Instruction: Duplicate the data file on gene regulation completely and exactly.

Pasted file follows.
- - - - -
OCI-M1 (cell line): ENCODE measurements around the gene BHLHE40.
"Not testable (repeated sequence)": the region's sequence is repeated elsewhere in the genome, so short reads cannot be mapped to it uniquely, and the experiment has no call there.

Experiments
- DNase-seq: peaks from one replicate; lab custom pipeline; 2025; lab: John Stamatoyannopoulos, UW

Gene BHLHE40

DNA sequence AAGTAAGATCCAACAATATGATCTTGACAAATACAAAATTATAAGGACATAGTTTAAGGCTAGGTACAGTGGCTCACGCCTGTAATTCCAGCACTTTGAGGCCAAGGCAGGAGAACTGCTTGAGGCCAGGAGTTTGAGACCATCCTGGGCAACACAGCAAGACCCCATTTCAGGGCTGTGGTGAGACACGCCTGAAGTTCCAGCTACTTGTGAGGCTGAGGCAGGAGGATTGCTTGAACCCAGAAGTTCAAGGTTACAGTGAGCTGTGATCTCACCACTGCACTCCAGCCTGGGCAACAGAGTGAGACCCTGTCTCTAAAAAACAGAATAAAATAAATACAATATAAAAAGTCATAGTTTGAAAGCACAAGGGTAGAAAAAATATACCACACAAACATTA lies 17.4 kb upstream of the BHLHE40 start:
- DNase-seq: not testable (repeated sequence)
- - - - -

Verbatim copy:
OCI-M1 (cell line): ENCODE measurements around the gene BHLHE40.
"Not testable (repeated sequence)": the region's sequence is repeated elsewhere in the genome, so short reads cannot be mapped to it uniquely, and the experiment has no call there.

Experiments
- DNase-seq: peaks from one replicate; lab custom pipeline; 2025; lab: John Stamatoyannopoulos, UW

Gene BHLHE40

DNA sequence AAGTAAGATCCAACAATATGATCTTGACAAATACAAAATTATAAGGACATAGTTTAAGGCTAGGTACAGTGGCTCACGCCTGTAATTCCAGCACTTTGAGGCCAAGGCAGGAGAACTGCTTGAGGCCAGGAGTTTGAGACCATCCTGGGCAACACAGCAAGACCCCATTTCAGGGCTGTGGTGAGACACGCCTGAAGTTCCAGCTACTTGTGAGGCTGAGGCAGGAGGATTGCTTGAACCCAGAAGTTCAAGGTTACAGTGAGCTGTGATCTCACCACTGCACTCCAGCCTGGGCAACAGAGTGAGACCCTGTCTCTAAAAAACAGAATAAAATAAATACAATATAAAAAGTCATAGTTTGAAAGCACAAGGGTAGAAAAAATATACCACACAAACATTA lies 17.4 kb upstream of the BHLHE40 start:
- DNase-seq: not testable (repeated sequence)